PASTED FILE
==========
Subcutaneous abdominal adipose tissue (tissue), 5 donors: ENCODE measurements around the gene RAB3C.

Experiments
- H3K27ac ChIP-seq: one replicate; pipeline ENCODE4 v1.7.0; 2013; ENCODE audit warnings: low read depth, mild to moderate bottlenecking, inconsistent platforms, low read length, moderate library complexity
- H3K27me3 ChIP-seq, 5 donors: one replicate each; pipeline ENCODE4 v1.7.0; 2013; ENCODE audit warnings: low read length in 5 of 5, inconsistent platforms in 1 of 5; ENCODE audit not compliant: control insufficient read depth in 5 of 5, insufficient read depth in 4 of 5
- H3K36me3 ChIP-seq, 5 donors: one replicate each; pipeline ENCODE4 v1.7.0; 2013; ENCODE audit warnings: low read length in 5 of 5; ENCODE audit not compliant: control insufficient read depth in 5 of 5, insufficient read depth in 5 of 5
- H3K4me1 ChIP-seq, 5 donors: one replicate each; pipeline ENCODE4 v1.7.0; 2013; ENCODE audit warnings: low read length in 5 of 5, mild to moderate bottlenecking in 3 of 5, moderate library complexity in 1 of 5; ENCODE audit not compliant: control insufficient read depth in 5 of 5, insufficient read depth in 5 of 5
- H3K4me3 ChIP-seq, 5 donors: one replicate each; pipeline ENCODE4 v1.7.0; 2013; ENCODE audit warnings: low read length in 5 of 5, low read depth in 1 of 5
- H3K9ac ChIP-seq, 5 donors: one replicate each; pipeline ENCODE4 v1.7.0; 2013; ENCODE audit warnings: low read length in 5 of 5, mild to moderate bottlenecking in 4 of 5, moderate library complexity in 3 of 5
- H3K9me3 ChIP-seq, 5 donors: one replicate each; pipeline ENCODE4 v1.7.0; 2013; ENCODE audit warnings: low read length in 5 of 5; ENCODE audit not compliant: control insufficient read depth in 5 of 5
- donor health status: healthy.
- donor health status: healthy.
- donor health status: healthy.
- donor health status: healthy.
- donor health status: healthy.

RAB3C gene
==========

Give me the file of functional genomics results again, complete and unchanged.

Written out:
Subcutaneous abdominal adipose tissue (tissue), 5 donors: ENCODE measurements around the gene RAB3C.

Experiments
- H3K27ac ChIP-seq: one replicate; pipeline ENCODE4 v1.7.0; 2013; ENCODE audit warnings: low read depth, mild to moderate bottlenecking, inconsistent platforms, low read length, moderate library complexity
- H3K27me3 ChIP-seq, 5 donors: one replicate each; pipeline ENCODE4 v1.7.0; 2013; ENCODE audit warnings: low read length in 5 of 5, inconsistent platforms in 1 of 5; ENCODE audit not compliant: control insufficient read depth in 5 of 5, insufficient read depth in 4 of 5
- H3K36me3 ChIP-seq, 5 donors: one replicate each; pipeline ENCODE4 v1.7.0; 2013; ENCODE audit warnings: low read length in 5 of 5; ENCODE audit not compliant: control insufficient read depth in 5 of 5, insufficient read depth in 5 of 5
- H3K4me1 ChIP-seq, 5 donors: one replicate each; pipeline ENCODE4 v1.7.0; 2013; ENCODE audit warnings: low read length in 5 of 5, mild to moderate bottlenecking in 3 of 5, moderate library complexity in 1 of 5; ENCODE audit not compliant: control insufficient read depth in 5 of 5, insufficient read depth in 5 of 5
- H3K4me3 ChIP-seq, 5 donors: one replicate each; pipeline ENCODE4 v1.7.0; 2013; ENCODE audit warnings: low read length in 5 of 5, low read depth in 1 of 5
- H3K9ac ChIP-seq, 5 donors: one replicate each; pipeline ENCODE4 v1.7.0; 2013; ENCODE audit warnings: low read length in 5 of 5, mild to moderate bottlenecking in 4 of 5, moderate library complexity in 3 of 5
- H3K9me3 ChIP-seq, 5 donors: one replicate each; pipeline ENCODE4 v1.7.0; 2013; ENCODE audit warnings: low read length in 5 of 5; ENCODE audit not compliant: control insufficient read depth in 5 of 5
- donor health status: healthy.
- donor health status: healthy.
- donor health status: healthy.
- donor health status: healthy.
- donor health status: healthy.

RAB3C gene